As the pandemic surged and lockdown took hold, Tim Simpson and Sarah van Gameren were missing their community and collaborators. In particular, the founders of the experimental London studio Glithero felt deprived of those epiphanic “a-ha” moments that ensue during the process of making, which they’ve come to cherish more than the object itself. “We’ve always been drawn to the unique moment that an object comes into being,” the duo says, “but we never displayed how much we value togetherness in this moment of alchemy.”
So for the duo’s latest exhibition of one-of-a-kind thrown pots, they handed it back to their collaborators. Quite literally: Each pot was treated with photosensitive chemicals and, one by one, visitors carefully entered a pitch-black room and held the vessels high above their heads like a trophy, rotating 360 degrees beneath an intense beam of light. As they turned, silhouettes of their hands imprinted on the surface. Focusing on their collaborators—and immortalizing many a maker’s hand—proved enlightening. “When we succeeded in making technically difficult pieces,” they say, “it felt like a group effort and we could share the moment of victory.”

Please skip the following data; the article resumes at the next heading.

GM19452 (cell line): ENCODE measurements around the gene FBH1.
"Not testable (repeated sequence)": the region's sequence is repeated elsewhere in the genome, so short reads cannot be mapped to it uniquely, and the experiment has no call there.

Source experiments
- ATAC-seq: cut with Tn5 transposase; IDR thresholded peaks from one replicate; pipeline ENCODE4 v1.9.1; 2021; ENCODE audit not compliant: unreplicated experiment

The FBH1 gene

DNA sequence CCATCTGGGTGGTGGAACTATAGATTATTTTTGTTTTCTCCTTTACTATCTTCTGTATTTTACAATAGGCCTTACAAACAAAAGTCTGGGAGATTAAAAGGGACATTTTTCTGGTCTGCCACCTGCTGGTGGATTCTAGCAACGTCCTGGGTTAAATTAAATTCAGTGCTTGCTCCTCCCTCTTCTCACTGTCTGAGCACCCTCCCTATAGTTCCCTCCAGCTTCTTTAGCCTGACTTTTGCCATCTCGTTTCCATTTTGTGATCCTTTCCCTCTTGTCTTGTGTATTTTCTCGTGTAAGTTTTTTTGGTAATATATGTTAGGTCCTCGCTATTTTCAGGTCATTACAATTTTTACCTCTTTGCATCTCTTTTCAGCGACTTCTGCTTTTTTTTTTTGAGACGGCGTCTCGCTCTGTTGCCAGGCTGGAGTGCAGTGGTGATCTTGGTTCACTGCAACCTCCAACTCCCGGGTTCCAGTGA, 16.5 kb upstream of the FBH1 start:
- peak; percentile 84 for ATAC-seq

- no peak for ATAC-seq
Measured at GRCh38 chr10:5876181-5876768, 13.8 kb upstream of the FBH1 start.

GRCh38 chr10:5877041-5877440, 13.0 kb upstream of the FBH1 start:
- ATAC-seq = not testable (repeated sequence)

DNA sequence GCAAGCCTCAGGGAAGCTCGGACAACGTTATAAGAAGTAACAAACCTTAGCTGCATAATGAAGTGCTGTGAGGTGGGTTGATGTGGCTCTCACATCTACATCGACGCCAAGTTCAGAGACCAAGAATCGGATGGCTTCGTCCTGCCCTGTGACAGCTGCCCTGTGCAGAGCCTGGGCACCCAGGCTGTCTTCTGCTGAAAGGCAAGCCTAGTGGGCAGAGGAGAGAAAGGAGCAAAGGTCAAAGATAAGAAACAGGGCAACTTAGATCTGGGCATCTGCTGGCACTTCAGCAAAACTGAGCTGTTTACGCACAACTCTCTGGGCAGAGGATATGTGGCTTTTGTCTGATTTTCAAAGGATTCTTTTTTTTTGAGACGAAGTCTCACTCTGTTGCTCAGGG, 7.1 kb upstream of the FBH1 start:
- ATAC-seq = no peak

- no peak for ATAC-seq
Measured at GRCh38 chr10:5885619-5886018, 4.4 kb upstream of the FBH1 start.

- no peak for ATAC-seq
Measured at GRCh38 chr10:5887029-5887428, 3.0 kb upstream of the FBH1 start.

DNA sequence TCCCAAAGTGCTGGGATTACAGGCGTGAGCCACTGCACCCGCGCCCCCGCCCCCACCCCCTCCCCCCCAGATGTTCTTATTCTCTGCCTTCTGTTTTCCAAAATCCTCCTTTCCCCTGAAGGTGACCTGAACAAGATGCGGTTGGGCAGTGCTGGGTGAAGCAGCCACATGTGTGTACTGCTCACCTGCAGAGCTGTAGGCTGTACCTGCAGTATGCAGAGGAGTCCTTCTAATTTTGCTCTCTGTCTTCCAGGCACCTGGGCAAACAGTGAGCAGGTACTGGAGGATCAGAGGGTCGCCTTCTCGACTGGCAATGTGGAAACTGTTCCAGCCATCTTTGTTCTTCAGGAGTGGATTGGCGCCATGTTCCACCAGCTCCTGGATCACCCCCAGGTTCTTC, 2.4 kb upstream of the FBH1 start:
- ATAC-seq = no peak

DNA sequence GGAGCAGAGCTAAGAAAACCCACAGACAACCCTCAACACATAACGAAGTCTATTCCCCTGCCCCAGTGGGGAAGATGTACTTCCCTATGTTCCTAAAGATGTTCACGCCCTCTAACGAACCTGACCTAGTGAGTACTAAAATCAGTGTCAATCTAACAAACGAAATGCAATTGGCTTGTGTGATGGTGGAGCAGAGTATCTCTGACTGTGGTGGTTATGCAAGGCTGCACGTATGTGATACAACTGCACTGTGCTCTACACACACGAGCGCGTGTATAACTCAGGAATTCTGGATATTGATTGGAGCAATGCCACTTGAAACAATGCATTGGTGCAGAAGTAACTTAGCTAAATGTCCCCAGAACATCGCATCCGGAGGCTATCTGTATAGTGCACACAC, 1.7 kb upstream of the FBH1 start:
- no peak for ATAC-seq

One hundred of the pots are on view at London’s Gallery Fumi until June 24—as is a wall of photographs of friends and collaborators who participated, pots in hand. Besides serving as an emblem of the many hands required to make something, “it might be read as a comment on the longevity of our humanity and our wish to want to sustain,” the duo says. “It’s important to observe and reflect the sensitivities of this time. We’ve tried to bottle the essence and bring it to our audience in the shape of these vessels and objects.” The most important takeaway? Community is at their fingertips.